Associate and Open Files

An Eclipse based product is a stand-alone program built with the Eclipse platform. In many cases such a program would like to be associated with particular file types or extensions. For example, the Eclipse IDE could be configured to open all Java files. This would allow a user to double click on a Java file and have it be opened in a running Eclipse IDE instance or start a new instance of the Eclipse IDE if it was not previously running. In order to support this coordination is needed between the Eclipse native launcher, SWT, the workbench and the RCP application.

New command line options have been added to support this scenario:

The openFile argument opens the specified file in an instance of Eclipse. If an instance is not already running then a new instance will be started.

  eclipse --launcher.openFile myFile.txt

A second option is needed to configure the launcher to automatically perform the open file request without requiring the user to always specify --launcher.openFile. A new "default action" argument has been introduced to accomplish this. This option can go in the launcher.ini (eclipse.ini) file, the value must be "openFile":


This tells the launcher that if none of the command line arguments start with "-" then all command line arguments should be treated as if they followed the "--launcher.openFile" argument.

  eclipse myFile.txt

This option was added because without registry changes, this is the kind of command line the launcher will receive on windows when you double click a file that is associated with eclipse, or you select files and choose "Open With" or "Send To" Eclipse.

Talking to SWT

The launcher talks to SWT through the use of a hidden window. The launcher and SWT both need to agree on the name of this window. This allows the launcher to find an already running eclipse and tell it to open the file. Any RCP application will need to ensure they get this right for things to work.

The launcher bases this on its "official name". The official name can be set with the -name argument. If -name is not set, then the official name is derived from the launcher executable, the extension is removed and the first letter is capitalized: rcp.exe becomes Rcp.

SWT bases this on the value set with the Display.setAppName() function. Normally, this is set by the Workbench when it creates the display and the value is the "appName" taken from the product extension point.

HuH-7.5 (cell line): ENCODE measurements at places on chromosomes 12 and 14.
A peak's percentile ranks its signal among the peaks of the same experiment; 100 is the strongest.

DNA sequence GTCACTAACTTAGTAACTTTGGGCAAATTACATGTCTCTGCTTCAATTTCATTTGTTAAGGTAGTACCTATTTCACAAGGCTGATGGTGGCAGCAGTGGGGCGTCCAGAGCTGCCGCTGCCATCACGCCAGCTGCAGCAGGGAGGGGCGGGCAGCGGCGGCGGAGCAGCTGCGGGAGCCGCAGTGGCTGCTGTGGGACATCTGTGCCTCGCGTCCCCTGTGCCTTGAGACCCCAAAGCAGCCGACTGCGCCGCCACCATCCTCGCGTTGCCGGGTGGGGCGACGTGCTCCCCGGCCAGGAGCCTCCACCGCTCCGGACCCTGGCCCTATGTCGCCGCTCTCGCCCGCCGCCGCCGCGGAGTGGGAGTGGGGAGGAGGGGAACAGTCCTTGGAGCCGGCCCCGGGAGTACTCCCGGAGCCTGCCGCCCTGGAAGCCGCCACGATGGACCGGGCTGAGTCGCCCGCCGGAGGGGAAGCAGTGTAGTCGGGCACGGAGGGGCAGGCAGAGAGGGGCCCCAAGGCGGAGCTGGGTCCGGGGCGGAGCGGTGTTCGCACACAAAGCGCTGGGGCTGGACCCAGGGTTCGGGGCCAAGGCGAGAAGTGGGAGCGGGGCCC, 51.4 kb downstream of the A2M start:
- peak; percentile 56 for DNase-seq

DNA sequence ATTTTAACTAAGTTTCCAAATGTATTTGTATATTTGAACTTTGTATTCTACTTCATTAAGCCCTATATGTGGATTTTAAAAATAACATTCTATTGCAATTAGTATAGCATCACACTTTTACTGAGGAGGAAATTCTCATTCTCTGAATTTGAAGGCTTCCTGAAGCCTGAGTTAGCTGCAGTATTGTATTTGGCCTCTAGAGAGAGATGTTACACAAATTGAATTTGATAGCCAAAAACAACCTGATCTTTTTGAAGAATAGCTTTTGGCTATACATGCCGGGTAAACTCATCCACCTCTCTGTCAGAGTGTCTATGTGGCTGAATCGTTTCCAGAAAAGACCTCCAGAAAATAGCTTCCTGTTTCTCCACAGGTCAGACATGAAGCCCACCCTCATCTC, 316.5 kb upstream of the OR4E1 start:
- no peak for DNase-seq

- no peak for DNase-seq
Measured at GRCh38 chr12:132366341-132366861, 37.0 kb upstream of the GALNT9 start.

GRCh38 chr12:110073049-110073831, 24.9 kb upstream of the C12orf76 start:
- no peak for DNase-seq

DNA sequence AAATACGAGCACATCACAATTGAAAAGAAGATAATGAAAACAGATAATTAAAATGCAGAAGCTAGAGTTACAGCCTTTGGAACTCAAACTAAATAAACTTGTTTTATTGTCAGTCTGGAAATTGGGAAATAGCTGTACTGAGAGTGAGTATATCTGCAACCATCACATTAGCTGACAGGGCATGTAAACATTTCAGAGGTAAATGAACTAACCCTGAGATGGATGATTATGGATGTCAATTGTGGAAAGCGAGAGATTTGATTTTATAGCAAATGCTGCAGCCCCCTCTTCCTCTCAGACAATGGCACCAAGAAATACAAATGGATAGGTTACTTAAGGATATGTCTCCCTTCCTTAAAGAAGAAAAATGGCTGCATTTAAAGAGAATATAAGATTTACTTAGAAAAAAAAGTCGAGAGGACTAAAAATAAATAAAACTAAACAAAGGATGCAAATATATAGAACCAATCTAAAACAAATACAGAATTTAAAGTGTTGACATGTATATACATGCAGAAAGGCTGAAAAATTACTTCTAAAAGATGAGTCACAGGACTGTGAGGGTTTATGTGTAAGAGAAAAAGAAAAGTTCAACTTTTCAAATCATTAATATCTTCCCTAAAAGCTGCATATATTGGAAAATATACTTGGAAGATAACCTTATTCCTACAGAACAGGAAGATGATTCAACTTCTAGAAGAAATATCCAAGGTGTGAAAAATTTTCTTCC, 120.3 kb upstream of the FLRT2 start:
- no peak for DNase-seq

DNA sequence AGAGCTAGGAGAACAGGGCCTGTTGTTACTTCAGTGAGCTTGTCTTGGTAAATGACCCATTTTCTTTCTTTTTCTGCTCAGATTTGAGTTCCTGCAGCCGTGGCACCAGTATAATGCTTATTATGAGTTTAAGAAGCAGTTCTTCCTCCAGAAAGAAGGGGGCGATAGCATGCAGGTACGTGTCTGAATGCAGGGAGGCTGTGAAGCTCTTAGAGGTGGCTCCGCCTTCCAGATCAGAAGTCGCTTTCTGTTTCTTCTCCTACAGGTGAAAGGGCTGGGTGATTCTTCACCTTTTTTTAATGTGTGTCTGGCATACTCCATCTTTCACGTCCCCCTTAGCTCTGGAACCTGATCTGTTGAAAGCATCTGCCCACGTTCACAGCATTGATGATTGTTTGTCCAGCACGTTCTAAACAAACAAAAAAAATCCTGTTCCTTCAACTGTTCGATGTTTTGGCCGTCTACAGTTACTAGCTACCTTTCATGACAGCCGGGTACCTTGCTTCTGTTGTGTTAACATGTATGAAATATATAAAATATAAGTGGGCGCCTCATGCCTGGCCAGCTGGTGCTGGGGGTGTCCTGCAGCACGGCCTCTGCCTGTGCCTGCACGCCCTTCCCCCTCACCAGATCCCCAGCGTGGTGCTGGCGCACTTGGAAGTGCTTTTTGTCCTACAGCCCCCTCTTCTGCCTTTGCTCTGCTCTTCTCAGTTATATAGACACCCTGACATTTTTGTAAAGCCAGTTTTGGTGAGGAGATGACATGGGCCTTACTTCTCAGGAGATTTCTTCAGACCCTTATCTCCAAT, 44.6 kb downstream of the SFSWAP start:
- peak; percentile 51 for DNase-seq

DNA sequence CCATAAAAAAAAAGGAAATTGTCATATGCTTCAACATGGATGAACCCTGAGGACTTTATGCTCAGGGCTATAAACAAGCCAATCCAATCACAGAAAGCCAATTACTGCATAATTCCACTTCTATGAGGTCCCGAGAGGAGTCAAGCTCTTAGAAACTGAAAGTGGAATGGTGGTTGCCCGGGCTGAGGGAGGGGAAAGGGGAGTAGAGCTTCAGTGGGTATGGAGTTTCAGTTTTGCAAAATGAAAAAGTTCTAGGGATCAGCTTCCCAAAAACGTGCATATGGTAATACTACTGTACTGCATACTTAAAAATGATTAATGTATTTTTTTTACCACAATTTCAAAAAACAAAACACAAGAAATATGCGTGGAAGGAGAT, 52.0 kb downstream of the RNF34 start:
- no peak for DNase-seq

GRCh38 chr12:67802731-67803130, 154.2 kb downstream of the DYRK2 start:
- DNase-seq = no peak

Listening to SWT.OpenDocument events

The launcher communicates with SWT to inform SWT about a request to open one or more files. SWT then can fire the SWT.OpenDocument event. For an RCP application to take advantage of this it must register a listener for the SWT.OpenDocument event. It should register this listener before calling PlatformUI.createAndRunWorkbench so that the listener is in place before the workbench starts running the event loop.

The event loop will start running while the splash screen is still up, so events may arrive before the workbench is ready to actually open an editor for the file. This means that the listener should save the file paths it gets from the OpenDocument events so they can be opened at some later time. WorkbenchAdvisor.eventLoopIdle can be a good place to check for saved open file events.

Here is an example RCP application that does this. First is the IApplication implementation:

public class Application implements IApplication {	

	public Object start(IApplicationContext context) {
		OpenDocumentEventProcessor openDocProcessor = 
			new OpenDocumentEventProcessor();

		Display display = PlatformUI.createDisplay();
		display.addListener(SWT.OpenDocument, openDocProcessor);

		try {
			int returnCode = PlatformUI.createAndRunWorkbench(display, new 
			if (returnCode == PlatformUI.RETURN_RESTART) {
				return IApplication.EXIT_RESTART;
			return IApplication.EXIT_OK;
		} finally {

Next is an example SWT Listener that listens to the SWT.OpenDocument event:

public class OpenDocumentEventProcessor implements Listener {
	private ArrayList<String> filesToOpen = new ArrayList<String>(1);
	public void handleEvent(Event event) {
		if (event.text != null)

	public void openFiles() {
		if (filesToOpen.isEmpty())

		String[] filePaths = filesToOpen.toArray(
			new String[filesToOpen.size()]);
		for (String path : filePaths) {
			// open the file path

Finally we need a WorkbenchAdvisor that will open the files durying eventLoopIdle:

public class ApplicationWorkbenchAdvisor extends WorkbenchAdvisor {
	private OpenDocumentEventProcessor openDocProcessor;

	public ApplicationWorkbenchAdvisor(
			OpenDocumentEventProcessor openDocProcessor) {
		this.openDocProcessor = openDocProcessor;


	public void eventLoopIdle(Display display) {